Nuclear Medicine

What is it?

A nuclear medicine study uses slightly radioactive materials along with a specialized camera to create images of internal organs and tissues. The radioactive material may be injected with a needle or swallowed, depending on which internal organ or structure the doctor wants to examine.

After the material has had enough time to build up in the targeted area, the person lies on a table while a specialized camera is positioned above them. The radioactive material gives off gamma rays, which are detected by the camera. The data is transmitted to a computer that translates the information into a moving image.

Who needs it?

A nuclear medicine study can help diagnose diseases and disorders affecting the nervous system, kidneys, heart, lungs, gastrointestinal tract, and blood cells, as well as cancers and Graves’ disease. This study can provide more information about the function of organs and structures than nearly any other type of imaging test.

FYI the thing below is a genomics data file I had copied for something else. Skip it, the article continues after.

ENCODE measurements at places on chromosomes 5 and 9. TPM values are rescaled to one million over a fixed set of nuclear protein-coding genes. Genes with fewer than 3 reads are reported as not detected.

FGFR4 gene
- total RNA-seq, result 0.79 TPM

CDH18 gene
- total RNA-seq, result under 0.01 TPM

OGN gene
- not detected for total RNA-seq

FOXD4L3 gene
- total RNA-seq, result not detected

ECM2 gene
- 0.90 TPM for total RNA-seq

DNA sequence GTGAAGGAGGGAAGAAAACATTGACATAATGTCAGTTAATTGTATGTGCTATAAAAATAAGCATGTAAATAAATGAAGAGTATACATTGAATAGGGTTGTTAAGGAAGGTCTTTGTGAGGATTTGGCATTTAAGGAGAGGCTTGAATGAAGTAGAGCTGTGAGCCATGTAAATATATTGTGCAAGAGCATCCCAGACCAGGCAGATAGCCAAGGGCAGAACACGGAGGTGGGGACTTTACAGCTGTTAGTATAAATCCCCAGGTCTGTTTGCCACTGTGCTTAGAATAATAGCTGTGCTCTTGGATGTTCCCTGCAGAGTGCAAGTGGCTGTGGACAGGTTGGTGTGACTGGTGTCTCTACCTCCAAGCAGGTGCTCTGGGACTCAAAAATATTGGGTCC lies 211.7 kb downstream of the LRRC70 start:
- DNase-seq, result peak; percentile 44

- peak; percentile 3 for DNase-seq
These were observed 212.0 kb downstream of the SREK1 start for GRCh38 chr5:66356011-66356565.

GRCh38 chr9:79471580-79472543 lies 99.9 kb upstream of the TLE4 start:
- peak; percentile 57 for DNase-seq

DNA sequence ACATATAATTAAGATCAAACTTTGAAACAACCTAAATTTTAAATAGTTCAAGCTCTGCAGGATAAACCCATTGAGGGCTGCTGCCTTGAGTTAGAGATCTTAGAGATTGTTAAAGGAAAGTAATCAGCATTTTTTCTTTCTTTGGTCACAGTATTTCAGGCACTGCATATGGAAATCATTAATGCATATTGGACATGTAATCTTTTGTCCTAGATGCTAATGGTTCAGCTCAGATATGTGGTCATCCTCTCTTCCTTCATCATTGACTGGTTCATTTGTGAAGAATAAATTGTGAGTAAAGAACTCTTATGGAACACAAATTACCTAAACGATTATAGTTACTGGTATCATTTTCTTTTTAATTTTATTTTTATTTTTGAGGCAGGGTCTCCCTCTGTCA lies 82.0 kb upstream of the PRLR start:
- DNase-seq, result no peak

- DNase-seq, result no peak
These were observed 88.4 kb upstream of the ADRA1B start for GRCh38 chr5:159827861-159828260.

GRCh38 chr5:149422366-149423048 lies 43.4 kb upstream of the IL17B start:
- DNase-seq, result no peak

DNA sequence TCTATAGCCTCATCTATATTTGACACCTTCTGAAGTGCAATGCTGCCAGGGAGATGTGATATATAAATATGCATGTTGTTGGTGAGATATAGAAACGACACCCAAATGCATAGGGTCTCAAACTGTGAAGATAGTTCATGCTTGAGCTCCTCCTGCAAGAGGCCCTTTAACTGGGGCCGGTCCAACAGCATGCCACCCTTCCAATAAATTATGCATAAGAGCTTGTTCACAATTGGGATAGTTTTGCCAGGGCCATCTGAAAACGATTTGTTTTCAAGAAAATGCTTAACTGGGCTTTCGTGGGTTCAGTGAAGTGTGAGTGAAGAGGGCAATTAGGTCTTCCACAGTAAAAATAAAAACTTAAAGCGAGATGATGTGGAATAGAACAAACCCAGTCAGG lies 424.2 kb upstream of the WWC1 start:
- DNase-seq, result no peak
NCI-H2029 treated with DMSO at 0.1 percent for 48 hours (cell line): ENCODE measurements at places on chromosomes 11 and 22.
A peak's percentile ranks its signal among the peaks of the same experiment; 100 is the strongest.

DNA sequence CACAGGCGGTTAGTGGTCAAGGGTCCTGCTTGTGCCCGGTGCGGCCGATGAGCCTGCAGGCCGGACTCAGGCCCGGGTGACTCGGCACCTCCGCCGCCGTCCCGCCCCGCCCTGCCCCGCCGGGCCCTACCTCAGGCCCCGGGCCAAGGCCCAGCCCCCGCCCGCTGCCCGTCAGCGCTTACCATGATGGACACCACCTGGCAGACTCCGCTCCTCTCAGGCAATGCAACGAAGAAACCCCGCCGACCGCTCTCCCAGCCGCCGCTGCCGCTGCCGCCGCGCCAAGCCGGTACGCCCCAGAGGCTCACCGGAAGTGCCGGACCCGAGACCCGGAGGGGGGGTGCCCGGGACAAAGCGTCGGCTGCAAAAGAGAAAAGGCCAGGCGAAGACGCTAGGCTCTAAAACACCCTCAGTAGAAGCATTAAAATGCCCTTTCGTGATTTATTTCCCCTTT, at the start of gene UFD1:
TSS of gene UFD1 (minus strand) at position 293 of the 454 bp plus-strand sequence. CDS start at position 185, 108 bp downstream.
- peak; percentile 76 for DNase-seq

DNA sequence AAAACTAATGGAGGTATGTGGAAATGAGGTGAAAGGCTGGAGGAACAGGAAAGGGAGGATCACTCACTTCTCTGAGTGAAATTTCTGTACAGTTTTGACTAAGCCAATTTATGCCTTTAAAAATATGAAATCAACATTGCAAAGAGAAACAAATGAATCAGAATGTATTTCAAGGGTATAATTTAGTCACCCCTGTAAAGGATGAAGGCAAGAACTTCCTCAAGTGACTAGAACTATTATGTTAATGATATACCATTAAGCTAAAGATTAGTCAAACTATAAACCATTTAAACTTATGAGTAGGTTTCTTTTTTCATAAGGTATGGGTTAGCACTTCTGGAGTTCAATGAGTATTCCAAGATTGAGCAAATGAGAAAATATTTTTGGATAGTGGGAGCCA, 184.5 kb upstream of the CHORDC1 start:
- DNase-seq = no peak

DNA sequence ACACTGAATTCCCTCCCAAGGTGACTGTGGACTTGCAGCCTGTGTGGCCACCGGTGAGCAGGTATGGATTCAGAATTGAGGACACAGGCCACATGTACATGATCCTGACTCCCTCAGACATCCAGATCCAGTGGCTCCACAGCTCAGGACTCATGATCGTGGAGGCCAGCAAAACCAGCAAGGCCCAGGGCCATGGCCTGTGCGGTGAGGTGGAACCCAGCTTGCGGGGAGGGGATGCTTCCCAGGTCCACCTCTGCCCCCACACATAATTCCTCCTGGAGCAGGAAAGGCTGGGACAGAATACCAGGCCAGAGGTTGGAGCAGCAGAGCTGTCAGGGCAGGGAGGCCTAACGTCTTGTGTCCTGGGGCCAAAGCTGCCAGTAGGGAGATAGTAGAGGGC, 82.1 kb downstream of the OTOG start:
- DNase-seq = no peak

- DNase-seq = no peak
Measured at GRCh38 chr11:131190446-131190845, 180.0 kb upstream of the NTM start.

Nuclear imaging is available by the order of a physician.

Texas law prohibits hospitals from practicing medicine. The physicians on the Methodist Health System medical staff are independent practitioners who are not employees or agents of Methodist Health System, or any of its affiliated hospitals.